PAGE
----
This is a simple recipe that should only take about 45 minutes to an hour all-in but most of that time is inactive for you that you can spend making a salad, preparing buns, setting the table, relaxing with a book, catching up with loved ones or in quiet meditation. Your preference to how you want to spend your time! I’m just letting you know it’s easy to have a nutritious meal on the table with little effort. You could even prepare the squash ahead of time then create it into a soup later. I know I’ve come across ready prepared raw butternut squash in the frozen section of the supermarket so that could be an option too.
The recipes I provide are usually enough for 6 people so if you have less than that you will have leftovers which you can freeze or segment for your meal prep for the week. I used a large butternut squash which made plenty for my family with enough for a few more servings in the week. Something to keep in mind is that the soup will thicken once it’s cooled so you may like this consistency or add a little water when reheating it.
I garnished this soup with toasted pecan halves which I then crumbled over the soup as well as crispy sage leaves. I grow the sage in my garden but you can find fresh sage in the herb section of the produce market.
Butternut Squash Soup
- 1 large butternut squash (about 6 cups)
- 2 red onions
- 1 small head garlic
- 2 tbsp coconut oil
- 1 can coconut milk
- 6 cups vegan chicken broth
- 1 tbsp grated fresh or frozen turmeric
- 1 tbsp grated fresh or frozen ginger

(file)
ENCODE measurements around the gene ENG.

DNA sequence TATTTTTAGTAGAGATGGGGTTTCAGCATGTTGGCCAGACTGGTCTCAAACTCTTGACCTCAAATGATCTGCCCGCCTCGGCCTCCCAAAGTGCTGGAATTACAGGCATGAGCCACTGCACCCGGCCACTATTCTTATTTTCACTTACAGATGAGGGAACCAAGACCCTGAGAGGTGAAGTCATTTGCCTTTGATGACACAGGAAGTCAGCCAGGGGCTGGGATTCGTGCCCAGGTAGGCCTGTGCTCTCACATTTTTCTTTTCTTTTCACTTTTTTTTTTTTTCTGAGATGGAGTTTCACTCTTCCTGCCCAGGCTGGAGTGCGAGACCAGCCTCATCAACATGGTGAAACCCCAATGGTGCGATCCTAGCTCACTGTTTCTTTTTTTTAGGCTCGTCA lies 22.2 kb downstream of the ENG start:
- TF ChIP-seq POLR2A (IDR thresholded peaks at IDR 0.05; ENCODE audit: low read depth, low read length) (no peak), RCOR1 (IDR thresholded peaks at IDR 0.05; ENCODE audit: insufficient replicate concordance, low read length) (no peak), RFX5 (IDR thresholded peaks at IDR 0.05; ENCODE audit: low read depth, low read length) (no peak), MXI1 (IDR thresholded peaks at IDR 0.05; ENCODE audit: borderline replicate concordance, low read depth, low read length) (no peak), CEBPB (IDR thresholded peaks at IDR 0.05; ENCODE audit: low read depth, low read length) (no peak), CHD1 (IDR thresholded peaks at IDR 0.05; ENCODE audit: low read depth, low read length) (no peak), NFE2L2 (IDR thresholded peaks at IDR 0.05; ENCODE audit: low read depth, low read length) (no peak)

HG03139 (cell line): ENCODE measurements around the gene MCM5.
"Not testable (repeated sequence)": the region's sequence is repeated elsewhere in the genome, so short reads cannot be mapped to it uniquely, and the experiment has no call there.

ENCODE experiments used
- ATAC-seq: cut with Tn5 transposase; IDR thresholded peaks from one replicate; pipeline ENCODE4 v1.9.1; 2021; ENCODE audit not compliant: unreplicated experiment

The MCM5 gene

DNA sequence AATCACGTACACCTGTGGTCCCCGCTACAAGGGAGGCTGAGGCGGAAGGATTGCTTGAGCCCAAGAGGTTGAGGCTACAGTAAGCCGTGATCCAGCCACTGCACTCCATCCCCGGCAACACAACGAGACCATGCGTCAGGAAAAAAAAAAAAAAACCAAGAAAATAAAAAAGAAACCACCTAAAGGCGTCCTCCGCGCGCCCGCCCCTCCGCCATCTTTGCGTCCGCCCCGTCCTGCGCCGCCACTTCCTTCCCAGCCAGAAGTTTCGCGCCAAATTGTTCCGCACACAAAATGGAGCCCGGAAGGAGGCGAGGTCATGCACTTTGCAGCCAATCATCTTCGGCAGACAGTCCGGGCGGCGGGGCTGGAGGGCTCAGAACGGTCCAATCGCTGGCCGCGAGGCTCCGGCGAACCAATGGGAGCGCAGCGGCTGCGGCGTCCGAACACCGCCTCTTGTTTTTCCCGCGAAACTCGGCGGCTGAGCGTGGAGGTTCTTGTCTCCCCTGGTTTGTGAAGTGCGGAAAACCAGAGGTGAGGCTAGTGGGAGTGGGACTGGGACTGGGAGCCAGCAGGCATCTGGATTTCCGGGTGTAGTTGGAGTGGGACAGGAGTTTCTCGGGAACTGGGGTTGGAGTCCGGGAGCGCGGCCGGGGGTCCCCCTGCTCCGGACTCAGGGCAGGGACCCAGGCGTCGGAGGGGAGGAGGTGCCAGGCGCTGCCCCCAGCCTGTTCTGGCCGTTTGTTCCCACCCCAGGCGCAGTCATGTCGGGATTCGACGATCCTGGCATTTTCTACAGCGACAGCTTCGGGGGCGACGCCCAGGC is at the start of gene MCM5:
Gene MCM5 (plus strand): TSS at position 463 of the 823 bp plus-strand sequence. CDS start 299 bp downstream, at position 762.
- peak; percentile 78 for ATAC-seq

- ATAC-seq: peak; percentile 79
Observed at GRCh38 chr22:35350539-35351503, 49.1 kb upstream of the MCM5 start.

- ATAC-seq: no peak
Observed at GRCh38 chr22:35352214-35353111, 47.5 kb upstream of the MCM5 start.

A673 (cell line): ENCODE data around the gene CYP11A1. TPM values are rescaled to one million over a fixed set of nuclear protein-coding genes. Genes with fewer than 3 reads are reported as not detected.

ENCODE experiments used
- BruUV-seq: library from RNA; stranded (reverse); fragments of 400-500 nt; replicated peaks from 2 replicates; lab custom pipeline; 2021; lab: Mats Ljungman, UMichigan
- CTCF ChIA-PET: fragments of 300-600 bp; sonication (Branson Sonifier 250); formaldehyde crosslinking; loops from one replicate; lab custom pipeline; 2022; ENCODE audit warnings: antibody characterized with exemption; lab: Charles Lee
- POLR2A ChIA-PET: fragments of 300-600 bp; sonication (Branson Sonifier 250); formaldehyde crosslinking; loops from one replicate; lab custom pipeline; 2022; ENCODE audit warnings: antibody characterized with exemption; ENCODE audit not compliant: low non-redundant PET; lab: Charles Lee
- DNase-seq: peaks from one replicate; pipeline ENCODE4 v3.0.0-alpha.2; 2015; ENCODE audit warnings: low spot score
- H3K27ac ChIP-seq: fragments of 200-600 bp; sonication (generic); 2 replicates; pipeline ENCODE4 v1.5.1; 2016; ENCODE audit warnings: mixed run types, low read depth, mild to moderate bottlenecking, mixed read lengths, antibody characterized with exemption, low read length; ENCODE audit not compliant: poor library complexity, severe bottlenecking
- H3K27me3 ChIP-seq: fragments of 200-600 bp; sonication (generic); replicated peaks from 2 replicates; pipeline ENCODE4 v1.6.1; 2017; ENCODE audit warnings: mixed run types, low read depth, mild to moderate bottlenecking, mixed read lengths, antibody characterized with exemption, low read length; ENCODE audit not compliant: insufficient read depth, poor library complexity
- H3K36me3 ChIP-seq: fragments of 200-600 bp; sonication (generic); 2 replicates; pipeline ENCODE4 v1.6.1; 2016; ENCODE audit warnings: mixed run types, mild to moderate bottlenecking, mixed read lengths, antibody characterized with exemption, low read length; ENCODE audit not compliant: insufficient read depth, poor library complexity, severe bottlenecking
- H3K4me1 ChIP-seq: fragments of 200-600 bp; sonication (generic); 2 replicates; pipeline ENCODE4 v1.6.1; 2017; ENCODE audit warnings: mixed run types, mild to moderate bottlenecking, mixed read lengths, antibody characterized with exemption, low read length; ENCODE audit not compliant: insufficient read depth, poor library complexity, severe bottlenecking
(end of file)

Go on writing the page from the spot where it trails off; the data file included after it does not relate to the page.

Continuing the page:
- 1 pinch hot pepper flakes
- 1 bunch fresh sage leaves
- 1 cup toasted pecan bits
- Preheat oven temp to 400 F, set a large baking sheet aside.
- Prepare butternut squash: peel, slice off top and bottom, cut into 1″ rounds, then cube the rounds into 2″ pieces. Place on baking sheet and drizzle with liquified coconut oil (heat it slightly to melt it) sprinkle with salt, if desired then toss with your hands to coat the pieces.
- Prepare the onion: chop the root end off and slice in half, remove the skin, place on baking sheet with squash.
- Prepare the garlic: chop the top end of the garlic, place on baking sheet with squash
- Roast the above for about 30 minutes or until tender.
- Prepare a stock pot: place the coconut milk, broth, turmeric and ginger into the pot and gently warm on medium low heat about 5 minutes before squash is ready.
- Add squash and onion to the pot. Squeeze the garlic out of its skin into the pot, add the red pepper flakes and increase the temperature to medium. Cook for about 15 minutes then turn off the heat and let any bubbling settle before using an immersion blender to puree the soup.
- While soup is melding, toast the pecans on a dry medium heated pan until fragrant, remove from heat into heat-safe dish. In the same pan melt 2 tablespoons coconut oil and when heated add the sage leaves for about 1 minute or until crispy (They will brown a bit). Remove from pan and place into heat-safe dish.
- Serve warm with crumbled pecans and sage leaves and/or toasted squash seeds. Add a side salad and a bun if desired.
- Enjoy life in the pink!